A country's economic activity consists of four different markets. With clarifying these relations, we overview the SNA (System of National Accounts) showing the overall economic activities, particularly from the perspective of recent GDP growth/ level data.
3 National Economy (2)
We'll take a look at the Principle of Equivalent of Three Aspects, and how it is visible in Japan's recent macroeconomic data.
4 National Economy (3)
There are two price indices. In this session we will focus on their merits and demerits. In addition, we'll also discuss 'contribution', a key factor in determining GDP growth.
5 Determining GDP (1)
We will discuss the goods market equilibrium from a viewpoint of Keynesian economics. We'll start off with a simple introduction of Keynesian consumption function.
6 Determining the GDP (2)
A government operates in an economy in ways such as public spending. Here, we will see how they affect GDP by means of the 'multiplier effect'.
7 Consumption and Savings (1)
By comparing theory with real-world data, we can see some of the problems that the Keynesian consumption function possesses. We'll also discuss the characteristics of our consumption activities.
8 Consumption and Savings (2)
For solving the problems that Keynesian consumption function possesses, another two consumption theories will be introduced. We'll take a look at their basic concepts.
9 Investment Theory (1)
We will look for answers to questions like "What is investment?" and "What kinds of investment are there?" in macroeconomics. We'll also have a brief look at Keynesian theory on investment.
10 Investment Theory (2)
"Present Value" is an important factor in investment decision-making. We will introduce how to calculate it. In addition, we show other investment theories and see their basic structures.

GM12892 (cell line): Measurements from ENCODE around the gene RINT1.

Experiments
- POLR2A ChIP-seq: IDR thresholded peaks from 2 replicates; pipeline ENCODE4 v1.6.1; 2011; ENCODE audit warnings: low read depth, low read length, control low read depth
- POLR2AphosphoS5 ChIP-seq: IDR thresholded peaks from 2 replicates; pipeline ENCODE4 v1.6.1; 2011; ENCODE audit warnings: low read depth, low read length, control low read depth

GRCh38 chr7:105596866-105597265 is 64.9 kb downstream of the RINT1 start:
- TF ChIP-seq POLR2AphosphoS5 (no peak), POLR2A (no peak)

11 Money (1)
Here we will discuss the roles of currency, first from the money demand. We'll look into interest rates, a key factor in determining money demand, along with the mechanisms associated with determining its rate.
12 Money (2)
We will explain what the money supply is and show the data regarding the money supply. Then, we'll be looking at how central banks interfere with the monetary market, and how it is affected by the intervention.
13 IS-LM Analysis (1)
Putting together what we've learned over the past sessions, we'll describe the simultaneous equilibrium both of the goods and the money markets. Then, we'll understand how the fiscal policies such as expanding public investments and the monetary policies such as a monetary expansion would affect the equilibrium.
14 IS-LM Analysis (2)
The effectiveness of fiscal as well as monetary policies depends on various 'elasticities' in the demand side. By using figures, we will explain what those elasticities are and see how the effectiveness of fiscal and monetary policies would be affected by those differences.
15 Exercises
We'll work on some numerical exercises. This should help in understanding the previous lessons.

Lecture Handouts

Note: All files are in Japanese.

Session 1

Session 2

Session 3

Session 4

Session 5

Session 6

Session 7

Session 8

Session 9

Session 10

Session 11

Session 12

Session 13

Session 14

Session 15


Evaluation will be based on the end-of-term examination.

Note: Those who disrupt the lectures, or act in any inappropriate behavior, if no improvement in behavior is apparent afterwards, will not be graded and no score will be given.

Related websites

Statistics Bureau, Ministry of Internal Affairs and Communications

Economics and Social Research Institute (ESRI), Cabinet Office

Ministry of Finance

Ministry of Economy, Trade, and Industry

Bank of Japan

Last updated

May 07, 2020